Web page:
Retrieved from the trash bin

We were fifty minutes into the hour-long Outlander episode “The Deep Heart’s Core” when the DVD player stopped. Didn’t even give us any warning of weird blips or slow motion stoppages–just died. Just as Roger is about to escape from the Indians who are dragging him to New York far away from Brianna. Not only did it stop playing, but the disc wouldn’t eject. Visions of having to pay for a Netflix disc made us disgruntled, as well as the DVD stopping just at the exciting part. It might take us a week to find out what happened to Roger.

Mr. H.C. is handy with pliers and screwdrivers, so he took the thing apart and we physically took the disc out of the player. We retired to the bedroom and watched the last ten minutes on the laptop. Roger escaped.

Now, I can hear you saying, why do you even rent discs from Netflix anyway? Can’t you just stream like the rest of the world?

Well, thanks for asking, but no. We can’t, actually. Because we live in rural Pennsylvania, where there are hills and hollers, and the nearest 5G network is 50 miles north in Pittsburgh. We have three options for internet service: Windstream, whose fastest rate in our neck of the woods is 1 mbps (yes, 1); Dish networks, which everyone knows are worthless when it is cloudy (and let me just say, we have cloudy here); and a hotspot. Which is what we have. It’s serviceable. It works. Sort of. Most of the time. It’s expensive. We don’t have unlimited data. But I digress. This is not a post about our crappy internet service.

The next morning Mr. H.C. took a look inside the player and (unbeknownst to me) tossed it in the garbage.

Let me tell you, this is something that NEVER happens. Mr. H.C. keeps everything so he can fix it someday.

By the next afternoon we had surveyed our options and they were: 1. Buy a cheap one on Amazon for $45; or 2. buy the one they had left at Walmart for $150.  (I would just like to interject here, that when we lived in Pittsburgh, we had a very modern set up with streaming and a decent-sized multi-screen that functioned both as a TV and a media screen, and if we ever got discs we played them through the computer. It all worked smoothly.) DVD players seem so 90s. So I spent some time online the next morning to see if anyone could tell us how to fix it. The best I could come up with was a YouTube video on cleaning your DVD player.

“Maybe it just needs to be cleaned?” I asked him.

“Well, it’s in the garbage, so it really needs to be cleaned now,” he said, as he rooted through the trash and dug it out brushing off some crusted oatmeal. (No, that’s a lie. There was no oatmeal on the DVD player because we are a zero-food-trash- composting family.)

Genius husband then cleaned the DVD player and tried an old disc we didn’t care about, and then ended up watching the whole thing. DVD player is as good as new, which is a great thing, because now we don’t have to spend our Lockdown money on a 90s DVD player. It’s also a great thing, because now we can avoid the news and watch the last few episodes of Outlander. Unfortunately, we’re a season behind, because we live on a country road (almost heaven, but not quite) where there is no streaming (in heaven the light will be all the streaming we need). Oh, I mentioned no streaming already.

The moral of this story is Never throw anything away because you might have to retrieve it from the trash bin. Yes, our recycling place is closed too.

The real moral of the story is Don’t live in rural Pencilbania. Where there’s no recycling and no decent internet. And the yard signs are all for the wrong guy. (I’m debating about whether to put a Biden sign in the front yard, but I don’t want to start a sign war…)

The real, real moral of the story is Can our country be retrieved from the trash bin, cleaned, and fixed so it works once again?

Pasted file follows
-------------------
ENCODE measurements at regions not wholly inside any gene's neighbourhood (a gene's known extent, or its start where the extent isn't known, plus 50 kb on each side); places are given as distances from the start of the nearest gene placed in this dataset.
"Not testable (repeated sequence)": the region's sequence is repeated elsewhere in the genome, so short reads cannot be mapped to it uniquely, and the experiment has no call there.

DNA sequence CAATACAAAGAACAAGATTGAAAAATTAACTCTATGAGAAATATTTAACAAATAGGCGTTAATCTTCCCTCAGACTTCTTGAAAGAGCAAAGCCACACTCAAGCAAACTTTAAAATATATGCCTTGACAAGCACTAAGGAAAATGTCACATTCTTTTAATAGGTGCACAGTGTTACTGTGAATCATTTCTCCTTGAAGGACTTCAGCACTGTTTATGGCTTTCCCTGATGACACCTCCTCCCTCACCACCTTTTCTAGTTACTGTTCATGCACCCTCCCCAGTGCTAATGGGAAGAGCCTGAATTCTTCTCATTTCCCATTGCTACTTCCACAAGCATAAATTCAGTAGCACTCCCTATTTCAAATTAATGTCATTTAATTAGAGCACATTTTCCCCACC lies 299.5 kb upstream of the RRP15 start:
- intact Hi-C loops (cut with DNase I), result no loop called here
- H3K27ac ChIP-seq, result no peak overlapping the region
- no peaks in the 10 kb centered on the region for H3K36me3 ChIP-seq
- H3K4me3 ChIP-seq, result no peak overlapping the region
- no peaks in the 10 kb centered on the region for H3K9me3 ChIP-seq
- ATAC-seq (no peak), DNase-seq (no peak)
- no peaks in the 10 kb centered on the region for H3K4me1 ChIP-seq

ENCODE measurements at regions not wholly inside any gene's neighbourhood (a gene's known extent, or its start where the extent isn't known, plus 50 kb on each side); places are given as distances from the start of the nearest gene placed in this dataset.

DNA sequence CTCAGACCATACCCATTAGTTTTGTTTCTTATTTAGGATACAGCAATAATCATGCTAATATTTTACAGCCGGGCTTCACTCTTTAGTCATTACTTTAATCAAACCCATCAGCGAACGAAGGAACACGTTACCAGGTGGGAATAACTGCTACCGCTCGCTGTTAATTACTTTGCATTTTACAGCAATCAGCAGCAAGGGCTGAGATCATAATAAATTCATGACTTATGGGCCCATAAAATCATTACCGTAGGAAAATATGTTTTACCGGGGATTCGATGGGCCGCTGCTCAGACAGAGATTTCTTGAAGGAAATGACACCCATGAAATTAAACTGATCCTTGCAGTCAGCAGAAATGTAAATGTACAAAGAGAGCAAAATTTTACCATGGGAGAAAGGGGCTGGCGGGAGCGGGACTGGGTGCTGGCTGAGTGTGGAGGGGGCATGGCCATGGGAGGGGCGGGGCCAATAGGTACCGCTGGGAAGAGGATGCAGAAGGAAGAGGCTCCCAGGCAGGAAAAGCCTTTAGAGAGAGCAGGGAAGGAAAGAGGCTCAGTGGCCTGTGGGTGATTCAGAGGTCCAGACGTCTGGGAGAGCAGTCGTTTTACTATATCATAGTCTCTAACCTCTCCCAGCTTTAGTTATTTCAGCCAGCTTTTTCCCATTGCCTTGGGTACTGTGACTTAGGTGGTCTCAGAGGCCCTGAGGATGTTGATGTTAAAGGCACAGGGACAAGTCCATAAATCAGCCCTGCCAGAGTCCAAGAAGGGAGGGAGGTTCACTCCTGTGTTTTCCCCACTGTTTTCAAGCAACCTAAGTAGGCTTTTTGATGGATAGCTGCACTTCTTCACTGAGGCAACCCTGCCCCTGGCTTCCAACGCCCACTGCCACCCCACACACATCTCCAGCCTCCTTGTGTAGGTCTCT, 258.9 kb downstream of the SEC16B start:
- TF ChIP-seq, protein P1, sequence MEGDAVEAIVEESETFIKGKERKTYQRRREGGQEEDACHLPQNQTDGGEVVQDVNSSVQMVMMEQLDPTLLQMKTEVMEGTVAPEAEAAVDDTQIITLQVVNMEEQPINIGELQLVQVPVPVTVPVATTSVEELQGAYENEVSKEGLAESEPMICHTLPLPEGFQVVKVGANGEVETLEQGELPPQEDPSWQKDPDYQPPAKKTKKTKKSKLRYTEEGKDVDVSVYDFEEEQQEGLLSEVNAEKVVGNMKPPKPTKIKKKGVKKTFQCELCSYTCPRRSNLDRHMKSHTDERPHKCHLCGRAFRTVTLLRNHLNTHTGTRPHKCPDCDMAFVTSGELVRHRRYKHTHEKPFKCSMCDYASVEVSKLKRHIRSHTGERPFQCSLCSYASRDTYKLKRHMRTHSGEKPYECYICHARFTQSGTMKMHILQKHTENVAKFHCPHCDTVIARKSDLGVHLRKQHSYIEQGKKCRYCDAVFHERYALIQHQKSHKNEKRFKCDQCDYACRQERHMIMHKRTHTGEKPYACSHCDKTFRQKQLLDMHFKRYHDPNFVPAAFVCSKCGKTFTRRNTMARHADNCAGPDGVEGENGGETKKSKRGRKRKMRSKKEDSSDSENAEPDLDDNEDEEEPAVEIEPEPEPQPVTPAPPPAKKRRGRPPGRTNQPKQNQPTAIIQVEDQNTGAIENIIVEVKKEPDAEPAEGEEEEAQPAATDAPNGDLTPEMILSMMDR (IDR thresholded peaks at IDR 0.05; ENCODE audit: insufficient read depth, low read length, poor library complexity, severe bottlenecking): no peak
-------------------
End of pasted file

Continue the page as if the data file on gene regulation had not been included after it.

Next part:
All We Need Is Love…

All of March, all of April, all of May so far, posts have been swirling around in my head and then rejected. Too serious, too stupid, too sad, too banal, too ubiquitous, too churchy, too inappropriate, too depressing, too inconsequential… So instead I wrote an inconsequential post on baking dessert, and an inconsequential post on our bathroom remodel. (I confess that the beautiful new bathroom isn’t inconsequential to me!)

I kept thinking of the Lennon-McCartney line, Nothing you can say that’s not been said… but it turns out that isn’t the right lyric. It is close to a line from “All You Need Is Love” and that’s the lyric we all need to hear right now. “All you need is love, love. Love is all you need…” So have a listen to the song, while you’re reading my words that have all been said before.

This stuff we’re going through is scary. We’ve probably all read enough dystopian novels that start simply enough with oh, say, all the grass dying from a disease (No Blade of Grass, by John Christopher) or  women no longer being able to give birth so humanity is dying out (The Children of Men by P. D. James) or climate change causing  social structures to break down (The Parable of the Sower by Octavia Butler) or a viral pandemic that starts in one small area and spreads worldwide (Station Eleven by Emily St. John Mandel; The Stand by Stephen King; )… It’s easy to look at what’s happening now and say, What if… Okay, yes. Too depressing.

I myself have been having trouble reading, concentrating. The librarian! So if dystopian novels are too depressing,  I told myself, read something light. So I chose 14 Scotland Street by Alexander McCall Smith, but all that did was remind me of the ten days in Scotland that is not happening. Non-fiction, I brainstormed, and soon after I was reminded that The Art of Eating by MFK Fisher was on my life to-read-list, but it had always been pushed to the bottom because I didn’t think I had time. Duh! There are no events on my calendar, and I’ve got time. I’m reading it now on my kindle and thoroughly enjoying it.

Since we’re on the topic of song lyrics, how about John Prine’s song, Spanish Pipedream: Blow up your TV, throw away your paper, move to the country, build you a home. Plant a little garden, eat a lot of peaches, try to find Jesus, on your own…)

Garden for Joy

Plant a little garden: We’ve already covered that in this post, but just in case you didn’t read it, go out and plant something. On your patio. In your back yard. In your front yard. Grow cosmos. Or lantana. Grow yellow tomatoes. Or seven different varieties of basil. Grow a lemon tree…